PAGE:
R. Byng, Esq.
On a sheet of paper, soon to be placed in the envelope, are written in the same hand these words:
dispare! Remember! Fante hart never won
fair lady. I shall watch your futur progres with
The last sentence is not original. Albert’s Sunday-school teacher said it to Albert on the occasion of his taking up his duties at the castle, and it stuck in his memory. Fortunately, for it expressed exactly what Albert wished to say. From now on Reggie Byng’s progress with Lady Maud Marsh was to be the thing nearest to Albert’s heart.
And George meanwhile? Little knowing how Fate has changed in a flash an ally into an opponent he is standing at the edge of the shrubbery near the castle gate. The night is very beautiful; the barked spots on his hands and knees are hurting much less now; and he is full of long, sweet thoughts. He has just discovered the extraordinary resemblance, which had not struck him as he was climbing up the knotted sheet, between his own position and that of the hero of Tennyson’s Maud, a poem to which he has always been particularly addicted—and never more so than during the days since he learned the name of the only possible girl. When he has not been playing golf, Tennyson’s Maud has been his constant companion.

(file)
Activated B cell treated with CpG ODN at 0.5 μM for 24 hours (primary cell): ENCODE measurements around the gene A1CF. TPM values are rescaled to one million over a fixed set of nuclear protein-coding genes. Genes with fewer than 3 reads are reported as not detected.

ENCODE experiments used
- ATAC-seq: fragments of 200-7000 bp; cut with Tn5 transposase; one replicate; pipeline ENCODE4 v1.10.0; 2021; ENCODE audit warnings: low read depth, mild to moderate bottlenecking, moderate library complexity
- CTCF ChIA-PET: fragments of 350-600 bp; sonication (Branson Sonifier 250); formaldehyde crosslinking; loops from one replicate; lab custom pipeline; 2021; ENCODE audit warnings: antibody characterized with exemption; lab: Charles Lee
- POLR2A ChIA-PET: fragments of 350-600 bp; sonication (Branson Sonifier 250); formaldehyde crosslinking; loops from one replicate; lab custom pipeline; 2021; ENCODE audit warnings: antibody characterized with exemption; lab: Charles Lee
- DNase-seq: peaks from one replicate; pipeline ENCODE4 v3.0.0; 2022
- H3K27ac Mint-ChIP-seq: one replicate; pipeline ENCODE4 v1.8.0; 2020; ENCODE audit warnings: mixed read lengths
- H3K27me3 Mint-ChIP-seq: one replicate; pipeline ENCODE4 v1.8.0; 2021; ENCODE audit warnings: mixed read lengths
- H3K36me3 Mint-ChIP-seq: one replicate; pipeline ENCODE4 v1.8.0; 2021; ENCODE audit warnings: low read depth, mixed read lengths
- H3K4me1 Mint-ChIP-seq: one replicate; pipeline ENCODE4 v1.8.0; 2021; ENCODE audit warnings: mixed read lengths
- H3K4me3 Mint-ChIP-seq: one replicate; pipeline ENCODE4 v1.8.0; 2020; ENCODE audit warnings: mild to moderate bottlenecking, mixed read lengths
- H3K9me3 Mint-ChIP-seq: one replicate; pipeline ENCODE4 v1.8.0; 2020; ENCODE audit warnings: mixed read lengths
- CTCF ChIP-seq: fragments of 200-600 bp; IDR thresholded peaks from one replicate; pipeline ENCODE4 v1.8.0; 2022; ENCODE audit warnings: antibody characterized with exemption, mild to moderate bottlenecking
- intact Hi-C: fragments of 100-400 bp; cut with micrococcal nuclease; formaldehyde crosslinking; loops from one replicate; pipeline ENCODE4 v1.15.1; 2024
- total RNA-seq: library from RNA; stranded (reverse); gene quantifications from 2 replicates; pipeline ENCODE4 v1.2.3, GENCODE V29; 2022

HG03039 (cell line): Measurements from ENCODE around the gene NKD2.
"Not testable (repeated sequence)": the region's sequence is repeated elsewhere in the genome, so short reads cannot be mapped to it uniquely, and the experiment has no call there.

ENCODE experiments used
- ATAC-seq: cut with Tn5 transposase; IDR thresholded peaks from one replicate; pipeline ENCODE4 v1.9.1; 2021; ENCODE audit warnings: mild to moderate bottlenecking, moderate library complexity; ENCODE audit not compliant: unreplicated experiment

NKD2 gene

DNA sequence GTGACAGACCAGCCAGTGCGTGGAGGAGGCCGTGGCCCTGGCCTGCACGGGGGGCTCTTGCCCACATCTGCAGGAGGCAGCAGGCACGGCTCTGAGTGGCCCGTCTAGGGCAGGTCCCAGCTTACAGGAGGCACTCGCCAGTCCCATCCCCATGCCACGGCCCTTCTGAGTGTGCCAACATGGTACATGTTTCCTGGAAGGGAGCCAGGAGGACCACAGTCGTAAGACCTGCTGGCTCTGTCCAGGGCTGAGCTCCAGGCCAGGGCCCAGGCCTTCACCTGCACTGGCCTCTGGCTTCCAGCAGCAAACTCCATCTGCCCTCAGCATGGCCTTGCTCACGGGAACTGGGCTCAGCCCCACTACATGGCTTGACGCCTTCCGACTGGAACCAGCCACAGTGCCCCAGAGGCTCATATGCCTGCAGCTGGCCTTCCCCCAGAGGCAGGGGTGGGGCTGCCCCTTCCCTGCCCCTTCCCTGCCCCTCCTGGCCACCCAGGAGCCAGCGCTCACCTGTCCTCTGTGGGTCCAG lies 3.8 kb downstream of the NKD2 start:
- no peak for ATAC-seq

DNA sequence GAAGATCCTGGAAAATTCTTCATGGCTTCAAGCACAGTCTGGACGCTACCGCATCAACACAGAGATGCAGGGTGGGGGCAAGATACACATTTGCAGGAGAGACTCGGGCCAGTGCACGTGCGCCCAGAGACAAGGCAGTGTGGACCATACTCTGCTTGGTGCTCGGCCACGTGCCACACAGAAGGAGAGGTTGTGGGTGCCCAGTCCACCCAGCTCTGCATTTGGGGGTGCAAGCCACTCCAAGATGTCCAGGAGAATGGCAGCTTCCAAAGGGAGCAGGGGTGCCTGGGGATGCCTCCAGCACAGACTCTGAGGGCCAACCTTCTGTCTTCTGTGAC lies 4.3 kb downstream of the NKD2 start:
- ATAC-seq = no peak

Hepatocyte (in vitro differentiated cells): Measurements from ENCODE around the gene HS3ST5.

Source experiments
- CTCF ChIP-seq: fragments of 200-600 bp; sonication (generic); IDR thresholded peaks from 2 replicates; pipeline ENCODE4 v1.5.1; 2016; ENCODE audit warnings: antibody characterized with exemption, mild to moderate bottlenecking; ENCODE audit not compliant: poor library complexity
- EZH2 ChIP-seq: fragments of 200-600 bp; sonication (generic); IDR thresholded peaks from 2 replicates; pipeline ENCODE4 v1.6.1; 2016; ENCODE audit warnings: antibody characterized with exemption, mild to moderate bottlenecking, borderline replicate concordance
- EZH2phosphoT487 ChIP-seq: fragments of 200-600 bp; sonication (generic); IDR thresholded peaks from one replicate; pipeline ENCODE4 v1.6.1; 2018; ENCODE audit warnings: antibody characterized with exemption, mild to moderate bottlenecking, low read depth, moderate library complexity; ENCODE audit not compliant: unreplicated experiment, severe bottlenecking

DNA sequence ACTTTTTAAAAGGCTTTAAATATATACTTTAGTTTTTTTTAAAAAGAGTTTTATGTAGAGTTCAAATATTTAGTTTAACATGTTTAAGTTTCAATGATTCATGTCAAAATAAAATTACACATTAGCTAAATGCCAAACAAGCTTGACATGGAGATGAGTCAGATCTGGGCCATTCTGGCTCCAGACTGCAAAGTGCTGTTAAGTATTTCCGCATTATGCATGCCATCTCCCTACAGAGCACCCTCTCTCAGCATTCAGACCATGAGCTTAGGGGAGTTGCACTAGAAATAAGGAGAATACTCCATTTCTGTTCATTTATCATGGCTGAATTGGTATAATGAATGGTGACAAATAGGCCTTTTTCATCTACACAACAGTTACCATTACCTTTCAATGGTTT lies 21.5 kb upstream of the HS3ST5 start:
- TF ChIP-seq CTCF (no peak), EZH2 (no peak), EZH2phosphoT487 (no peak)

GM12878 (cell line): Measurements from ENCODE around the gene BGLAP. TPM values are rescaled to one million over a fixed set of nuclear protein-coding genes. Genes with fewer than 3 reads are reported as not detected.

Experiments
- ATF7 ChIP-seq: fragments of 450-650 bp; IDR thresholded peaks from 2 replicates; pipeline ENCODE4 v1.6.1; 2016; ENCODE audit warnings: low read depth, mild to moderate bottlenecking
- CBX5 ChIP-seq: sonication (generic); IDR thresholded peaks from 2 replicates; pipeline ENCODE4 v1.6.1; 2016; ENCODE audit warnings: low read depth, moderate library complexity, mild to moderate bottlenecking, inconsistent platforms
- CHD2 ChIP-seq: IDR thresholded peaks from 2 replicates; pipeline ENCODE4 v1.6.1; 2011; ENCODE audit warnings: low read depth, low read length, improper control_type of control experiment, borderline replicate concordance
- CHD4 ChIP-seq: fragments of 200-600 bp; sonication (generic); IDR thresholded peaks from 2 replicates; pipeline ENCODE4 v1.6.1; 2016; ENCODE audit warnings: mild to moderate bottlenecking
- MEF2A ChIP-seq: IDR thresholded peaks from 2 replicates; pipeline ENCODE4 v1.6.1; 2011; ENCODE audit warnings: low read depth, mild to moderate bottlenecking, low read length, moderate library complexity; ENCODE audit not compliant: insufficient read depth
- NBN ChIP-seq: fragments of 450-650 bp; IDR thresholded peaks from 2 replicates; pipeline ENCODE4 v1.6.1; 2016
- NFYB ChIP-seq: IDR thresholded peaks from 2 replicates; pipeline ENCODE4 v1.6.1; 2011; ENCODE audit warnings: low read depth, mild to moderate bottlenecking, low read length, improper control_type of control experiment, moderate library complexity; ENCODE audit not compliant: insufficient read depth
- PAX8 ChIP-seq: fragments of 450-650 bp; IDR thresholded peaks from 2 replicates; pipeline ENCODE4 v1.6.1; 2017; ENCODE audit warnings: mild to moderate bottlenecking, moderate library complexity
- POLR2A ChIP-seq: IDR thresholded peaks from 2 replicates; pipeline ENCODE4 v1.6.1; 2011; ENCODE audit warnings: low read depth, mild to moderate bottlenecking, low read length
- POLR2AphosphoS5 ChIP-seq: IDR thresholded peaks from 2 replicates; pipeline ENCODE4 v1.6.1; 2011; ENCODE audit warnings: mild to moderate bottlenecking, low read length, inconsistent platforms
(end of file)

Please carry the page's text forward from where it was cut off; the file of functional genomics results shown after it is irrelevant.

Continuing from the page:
“Queen rose of the rosebud
garden of girls
Come hither, the dances are done,
In glass of satin and glimmer of pearls.
Queen lily and rose in one;
Shine out, little head, sunning over with curls
To the flowers, and be their sun.”
The music from the ballroom flows out to him through the motionless air. The smell of sweet earth and growing things is everywhere.
“Come into the garden,
For the black bat, night, hath flown,
Come into the garden, Maud,
I am here at the gate alone;
And the woodbine spices are wafted abroad,
And the musk of the rose is blown.”
He draws a deep breath, misled young man. The night is very beautiful. It is near to the dawn now and in the bushes live things are beginning to stir and whisper.
Surely she can hear him?
The silver stars looked down dispassionately. This sort of thing had no novelty for them.
Lord Belpher’s twenty-first birthday dawned brightly, heralded in by much twittering of sparrows in the ivy outside his bedroom. These Percy did not hear, for he was sound asleep and had had a late night. The first sound that was able to penetrate his heavy slumber and rouse him to a realization that his birthday had arrived was the piercing cry of Reggie Byng on his way to the bath-room across the corridor. It was Reggie’s disturbing custom to urge himself on to a cold bath with encouraging yells; and the noise of this performance, followed by violent splashing and a series of sharp howls as the sponge played upon the Byng spine, made sleep an impossibility within a radius of many yards. Percy sat up in bed, and cursed Reggie silently. He discovered that he had a headache.